By Joe Delaney, courtesy of The Daily Star
ANTHONY JOSHUA would be forgiven for devouring the limelight in his first week as the Olympic super-heavyweight champion.
Instead, the Londoner intends to put his feet up and munch his way through a pile of burgers and chocolate cake.
He will also be keen to avoid the potential pitfalls of his new-found fame.
Joshua completed Great Britain’s best Olympic boxing performance for more than over 100 years when he scored a dramatic countback win over Italy’s Roberto Cammarelle on Sunday.
But he insists it will take much more than a wad of cash to tempt him to leave the amateur ranks.
A professional future is the last thing on his mind as he prepares to come to terms with life in the spotlight.
The 22-year-old said: “If fame comes I’m going to be OK with it, but I don’t want to be hyped up and made out to be something I’m not.
“I look at great amateur champions like Vasyl Lomachenko and how he just goes out there and gets the job done every time, and that’s the kind of attitude I want to have.
“I’m not interested in the money. I want to go out and get a burger and a big chocolate cake.
“Then I want to go back to my flat just to kick back for a few days and enjoy some of my mum’s cooking.”
Joshua knows if he does resist the lure of the professional ranks he could blaze a trail for the rest of Team GB.
For almost all of them will be approached by promoters in the wake of their Olympic performances.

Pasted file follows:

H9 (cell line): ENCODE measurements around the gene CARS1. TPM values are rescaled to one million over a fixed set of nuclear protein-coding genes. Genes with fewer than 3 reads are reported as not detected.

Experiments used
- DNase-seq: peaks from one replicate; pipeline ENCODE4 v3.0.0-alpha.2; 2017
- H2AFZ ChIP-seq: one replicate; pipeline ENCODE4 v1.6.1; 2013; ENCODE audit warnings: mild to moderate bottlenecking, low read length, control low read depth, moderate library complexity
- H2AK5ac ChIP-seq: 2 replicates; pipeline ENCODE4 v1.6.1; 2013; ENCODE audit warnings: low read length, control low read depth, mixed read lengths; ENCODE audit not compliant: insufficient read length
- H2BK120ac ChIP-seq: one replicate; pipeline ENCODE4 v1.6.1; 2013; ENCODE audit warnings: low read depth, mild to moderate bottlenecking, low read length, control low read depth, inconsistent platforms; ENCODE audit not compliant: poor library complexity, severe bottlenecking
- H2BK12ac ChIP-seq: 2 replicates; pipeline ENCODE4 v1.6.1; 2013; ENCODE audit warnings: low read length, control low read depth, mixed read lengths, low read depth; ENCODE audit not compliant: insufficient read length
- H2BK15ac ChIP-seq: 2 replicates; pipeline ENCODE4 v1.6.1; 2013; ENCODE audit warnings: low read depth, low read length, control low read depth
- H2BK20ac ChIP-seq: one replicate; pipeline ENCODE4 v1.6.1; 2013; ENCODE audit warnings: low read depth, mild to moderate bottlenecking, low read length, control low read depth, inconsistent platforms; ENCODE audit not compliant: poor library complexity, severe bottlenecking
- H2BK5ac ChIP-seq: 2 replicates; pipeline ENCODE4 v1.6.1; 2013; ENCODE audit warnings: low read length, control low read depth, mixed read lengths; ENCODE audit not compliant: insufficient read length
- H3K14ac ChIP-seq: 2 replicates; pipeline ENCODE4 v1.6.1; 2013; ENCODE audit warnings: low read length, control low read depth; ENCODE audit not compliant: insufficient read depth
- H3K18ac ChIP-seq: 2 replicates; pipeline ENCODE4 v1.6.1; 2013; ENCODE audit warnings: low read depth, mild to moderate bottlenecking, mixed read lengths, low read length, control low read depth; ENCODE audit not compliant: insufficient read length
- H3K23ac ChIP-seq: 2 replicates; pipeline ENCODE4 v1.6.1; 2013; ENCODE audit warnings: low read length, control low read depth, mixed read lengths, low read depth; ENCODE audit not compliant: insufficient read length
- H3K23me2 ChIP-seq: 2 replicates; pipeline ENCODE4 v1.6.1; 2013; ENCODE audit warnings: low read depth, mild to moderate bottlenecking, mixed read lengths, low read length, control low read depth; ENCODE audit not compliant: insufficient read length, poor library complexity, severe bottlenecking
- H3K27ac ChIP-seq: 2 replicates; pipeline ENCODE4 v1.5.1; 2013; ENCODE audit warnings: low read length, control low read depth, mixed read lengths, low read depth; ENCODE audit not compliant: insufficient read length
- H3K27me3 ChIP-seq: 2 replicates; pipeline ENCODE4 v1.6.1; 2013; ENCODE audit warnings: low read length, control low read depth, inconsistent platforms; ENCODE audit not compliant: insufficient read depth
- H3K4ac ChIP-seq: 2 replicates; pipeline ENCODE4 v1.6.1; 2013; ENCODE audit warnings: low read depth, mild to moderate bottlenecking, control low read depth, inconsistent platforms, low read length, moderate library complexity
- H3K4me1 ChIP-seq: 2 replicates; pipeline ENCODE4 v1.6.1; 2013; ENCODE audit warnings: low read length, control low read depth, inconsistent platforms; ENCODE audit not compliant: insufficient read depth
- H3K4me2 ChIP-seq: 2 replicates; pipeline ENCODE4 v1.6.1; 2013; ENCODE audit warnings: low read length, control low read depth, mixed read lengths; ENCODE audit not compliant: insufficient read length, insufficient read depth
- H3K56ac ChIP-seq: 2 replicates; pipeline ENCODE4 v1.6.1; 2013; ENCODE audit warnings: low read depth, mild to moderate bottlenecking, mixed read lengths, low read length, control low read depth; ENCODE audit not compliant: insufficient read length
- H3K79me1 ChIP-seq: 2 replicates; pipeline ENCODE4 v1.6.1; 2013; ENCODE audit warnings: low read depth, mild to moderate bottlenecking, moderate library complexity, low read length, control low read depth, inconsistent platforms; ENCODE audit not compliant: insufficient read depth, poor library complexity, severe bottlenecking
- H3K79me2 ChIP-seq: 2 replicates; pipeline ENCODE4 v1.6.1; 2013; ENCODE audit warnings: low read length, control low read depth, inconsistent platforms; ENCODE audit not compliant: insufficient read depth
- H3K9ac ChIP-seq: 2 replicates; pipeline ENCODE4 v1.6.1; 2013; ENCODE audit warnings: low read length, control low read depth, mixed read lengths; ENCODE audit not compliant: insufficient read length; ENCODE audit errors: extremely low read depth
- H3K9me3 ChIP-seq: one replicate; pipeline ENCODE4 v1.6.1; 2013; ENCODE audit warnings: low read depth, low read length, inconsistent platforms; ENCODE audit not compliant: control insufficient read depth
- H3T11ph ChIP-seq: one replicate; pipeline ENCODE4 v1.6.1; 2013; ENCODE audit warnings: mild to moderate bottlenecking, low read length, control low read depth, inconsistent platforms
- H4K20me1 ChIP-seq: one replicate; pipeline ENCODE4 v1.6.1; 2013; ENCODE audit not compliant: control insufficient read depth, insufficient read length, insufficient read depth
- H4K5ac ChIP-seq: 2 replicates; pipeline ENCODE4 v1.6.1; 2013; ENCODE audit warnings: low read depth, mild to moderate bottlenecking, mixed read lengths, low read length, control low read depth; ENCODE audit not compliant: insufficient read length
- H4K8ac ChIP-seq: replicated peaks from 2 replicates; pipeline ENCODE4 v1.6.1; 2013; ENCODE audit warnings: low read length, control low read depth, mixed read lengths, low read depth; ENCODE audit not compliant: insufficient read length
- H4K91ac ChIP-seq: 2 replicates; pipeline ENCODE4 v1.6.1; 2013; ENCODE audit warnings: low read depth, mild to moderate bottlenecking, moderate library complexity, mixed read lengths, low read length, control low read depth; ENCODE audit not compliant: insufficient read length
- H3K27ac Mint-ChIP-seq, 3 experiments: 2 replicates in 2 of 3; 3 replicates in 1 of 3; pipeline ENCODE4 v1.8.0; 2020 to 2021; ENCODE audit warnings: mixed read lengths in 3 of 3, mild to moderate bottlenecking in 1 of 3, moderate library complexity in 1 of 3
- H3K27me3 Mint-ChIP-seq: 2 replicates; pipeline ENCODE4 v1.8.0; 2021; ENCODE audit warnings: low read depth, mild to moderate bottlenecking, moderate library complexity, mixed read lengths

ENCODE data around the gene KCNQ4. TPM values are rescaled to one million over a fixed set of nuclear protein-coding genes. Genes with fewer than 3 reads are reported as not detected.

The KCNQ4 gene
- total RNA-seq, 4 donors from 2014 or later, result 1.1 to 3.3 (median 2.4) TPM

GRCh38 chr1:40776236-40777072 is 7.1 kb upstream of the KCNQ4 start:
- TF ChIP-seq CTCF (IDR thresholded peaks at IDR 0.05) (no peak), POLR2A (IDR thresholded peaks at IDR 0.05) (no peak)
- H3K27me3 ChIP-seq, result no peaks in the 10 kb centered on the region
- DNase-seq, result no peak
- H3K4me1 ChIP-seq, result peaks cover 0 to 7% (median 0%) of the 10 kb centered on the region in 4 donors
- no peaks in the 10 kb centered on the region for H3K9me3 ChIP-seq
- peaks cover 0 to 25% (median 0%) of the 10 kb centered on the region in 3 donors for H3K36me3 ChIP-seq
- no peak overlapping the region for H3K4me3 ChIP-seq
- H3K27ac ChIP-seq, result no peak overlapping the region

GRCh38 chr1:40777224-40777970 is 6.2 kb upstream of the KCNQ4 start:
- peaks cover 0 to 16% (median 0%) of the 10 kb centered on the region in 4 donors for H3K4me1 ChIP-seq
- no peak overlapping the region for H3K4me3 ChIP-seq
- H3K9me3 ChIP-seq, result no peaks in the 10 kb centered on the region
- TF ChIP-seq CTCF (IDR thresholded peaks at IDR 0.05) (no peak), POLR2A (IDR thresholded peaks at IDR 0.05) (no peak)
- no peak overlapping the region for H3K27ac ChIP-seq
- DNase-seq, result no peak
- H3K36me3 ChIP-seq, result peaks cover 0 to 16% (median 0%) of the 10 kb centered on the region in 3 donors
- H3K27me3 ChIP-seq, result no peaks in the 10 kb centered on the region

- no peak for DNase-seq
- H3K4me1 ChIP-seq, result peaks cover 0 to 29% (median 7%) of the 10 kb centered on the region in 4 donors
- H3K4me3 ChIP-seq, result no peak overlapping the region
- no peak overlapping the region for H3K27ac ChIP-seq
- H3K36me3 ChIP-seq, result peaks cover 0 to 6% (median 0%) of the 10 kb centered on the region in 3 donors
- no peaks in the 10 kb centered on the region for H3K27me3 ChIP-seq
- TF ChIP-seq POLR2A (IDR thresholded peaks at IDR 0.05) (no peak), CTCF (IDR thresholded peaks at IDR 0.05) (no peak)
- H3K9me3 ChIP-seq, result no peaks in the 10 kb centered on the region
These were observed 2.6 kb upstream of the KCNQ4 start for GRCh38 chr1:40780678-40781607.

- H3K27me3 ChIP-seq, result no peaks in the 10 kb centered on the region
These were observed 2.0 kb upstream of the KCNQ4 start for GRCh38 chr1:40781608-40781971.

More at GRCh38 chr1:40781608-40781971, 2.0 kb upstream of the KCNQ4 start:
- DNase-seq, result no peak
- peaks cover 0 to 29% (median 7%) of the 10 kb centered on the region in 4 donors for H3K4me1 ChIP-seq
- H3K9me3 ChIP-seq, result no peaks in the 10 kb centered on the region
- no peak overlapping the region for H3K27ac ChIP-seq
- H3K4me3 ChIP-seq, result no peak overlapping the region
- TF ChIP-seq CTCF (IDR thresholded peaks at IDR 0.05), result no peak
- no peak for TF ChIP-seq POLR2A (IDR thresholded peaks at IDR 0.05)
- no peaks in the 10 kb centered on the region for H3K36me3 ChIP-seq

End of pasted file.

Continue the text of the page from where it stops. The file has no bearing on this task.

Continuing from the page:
Joshua’s fellow gold medallist, Hull bantamweight Luke Campbell, is most likely to join the paid ranks.
But others, including Welsh welterweight silver medallist Fred Evans, may be tempted by changes in the amateur code which will allow for a degree of professionalism.
Joshua added: “The way the amateur sport is going, with the World Series of Boxing and the new Amateur Professional Boxing, it’s very interesting and it could be the kind of thing that stops boxers automatically turning professional.
“You look at the Cubans, the Ukrainians and the Chinese and all their double Olympic champions, and imagine how great that would be.
“If Great Britain can keep this team together, we would be incredibly strong in Rio.
“We’re in a position where we could dominate amateur boxing over the next four years.”
Now that is definitely a tempting prospect for Joshua who, it appears, can now have his cake and eat it.